Both EDM and GPS ranging use the method represented in this illustration. In GPS, the measurement of the difference in the phase of the incoming signal and the phase of the internal oscillator in the receiver reveals the small distance at the end of a range. In GPS, the process is called carrier phase ranging. And as the name implies, the observable is the carrier wave itself.
By comparing the phase of the signal returned from the reflector with the reference wave it kept at home, an EDM can measure how much the two are out of phase with one another. However, this measurement can only be used to calculate a small part of the overall distance. It only discloses the length of a fractional part of a wavelength used. This leaves a big unknown, namely the number of full wavelengths of the EDM’s modulated carrier between the transmitter and the receiver at the instant of the measurement. This cycle ambiguity is symbolized by N. Fortunately, the cycle ambiguity can be solved in the EDM measurement process. The key is using carriers with progressively longer wavelengths. For example, the submeter portion of the overall distance can be resolved using a carrier with the wavelength of a meter. This can be followed by a carrier with a wavelength of 10 meters, which provides the basis for resolving the meter aspect of a measured distance. This procedure may be followed by the resolution of the tens of meters using a wavelength of 100 meters. The hundreds of meters can then be resolved with a wavelength of 1000 meters, and so on.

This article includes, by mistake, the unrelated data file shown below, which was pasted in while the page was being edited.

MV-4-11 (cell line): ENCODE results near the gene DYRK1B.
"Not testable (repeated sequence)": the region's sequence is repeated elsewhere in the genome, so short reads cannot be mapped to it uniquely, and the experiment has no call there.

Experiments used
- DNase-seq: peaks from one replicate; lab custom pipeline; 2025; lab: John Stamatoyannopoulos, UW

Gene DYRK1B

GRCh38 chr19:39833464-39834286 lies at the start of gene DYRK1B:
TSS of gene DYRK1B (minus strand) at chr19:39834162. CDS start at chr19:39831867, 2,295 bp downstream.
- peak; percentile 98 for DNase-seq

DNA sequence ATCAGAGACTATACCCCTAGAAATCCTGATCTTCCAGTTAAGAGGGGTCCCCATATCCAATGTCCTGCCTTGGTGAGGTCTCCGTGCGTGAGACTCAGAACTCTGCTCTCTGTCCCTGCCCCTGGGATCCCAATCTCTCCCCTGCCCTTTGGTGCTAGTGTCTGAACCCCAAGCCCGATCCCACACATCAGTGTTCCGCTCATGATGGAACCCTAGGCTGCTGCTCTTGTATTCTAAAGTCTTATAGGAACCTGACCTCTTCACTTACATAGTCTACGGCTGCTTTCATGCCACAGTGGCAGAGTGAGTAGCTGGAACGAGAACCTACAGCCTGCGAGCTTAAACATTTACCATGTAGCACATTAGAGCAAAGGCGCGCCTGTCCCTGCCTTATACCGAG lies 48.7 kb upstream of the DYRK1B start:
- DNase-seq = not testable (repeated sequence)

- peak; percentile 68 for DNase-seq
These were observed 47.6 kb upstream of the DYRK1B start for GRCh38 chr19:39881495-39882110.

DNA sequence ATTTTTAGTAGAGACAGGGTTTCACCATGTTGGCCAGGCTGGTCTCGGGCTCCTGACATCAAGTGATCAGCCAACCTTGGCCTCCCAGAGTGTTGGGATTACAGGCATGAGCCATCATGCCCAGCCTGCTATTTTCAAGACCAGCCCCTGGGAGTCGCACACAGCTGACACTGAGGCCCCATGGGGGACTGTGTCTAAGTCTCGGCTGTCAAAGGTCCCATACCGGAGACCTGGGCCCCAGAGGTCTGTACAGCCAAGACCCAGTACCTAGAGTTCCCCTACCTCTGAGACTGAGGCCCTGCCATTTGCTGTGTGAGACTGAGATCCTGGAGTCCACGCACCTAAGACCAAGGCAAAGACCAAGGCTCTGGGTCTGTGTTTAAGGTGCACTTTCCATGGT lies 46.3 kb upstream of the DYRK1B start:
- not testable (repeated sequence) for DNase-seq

Here is that comparison, the reference wave in blue with the reflected wave with the dashed red line. The reflected wave came back out of phase by a quarter of a wavelength. With an EDM, wavelengths of varying length can be sent out. For example, if the EDM sends out a wavelength of 100 meters, then by looking at the fractional part of that 100-meter wavelength, it would be possible to determine the tens of meters in the distance. The hundreds of meters of the overall distance could be resolved by sending out a wavelength of 1,000 meters and looking at the fractional part (by phase comparison). This method depends on the fact that the EDM survey can send out waves of different wavelengths and have them return to where they came from. That makes comparison of the returned wave with the reference wave possible. By comparing phase angles, the fractional part of the wavelength that went out can be determined. The components of the total distance are built up by sending on wavelengths of different size; first the thousands of feet, then the hundreds of feet, then the single feet, and finally the decimals of feet. However, this whole method is not possible in GPS surveying. There are only three carriers; L1, L2, and L5. They have constant wavelengths. Therefore, while it's possible to determine the fractional part of the wavelength, that one small component of the distance, from a single measurement, knowing the number of full wavelengths between the receiver and satellite is more difficult. This is known as the integer ambiguity problem.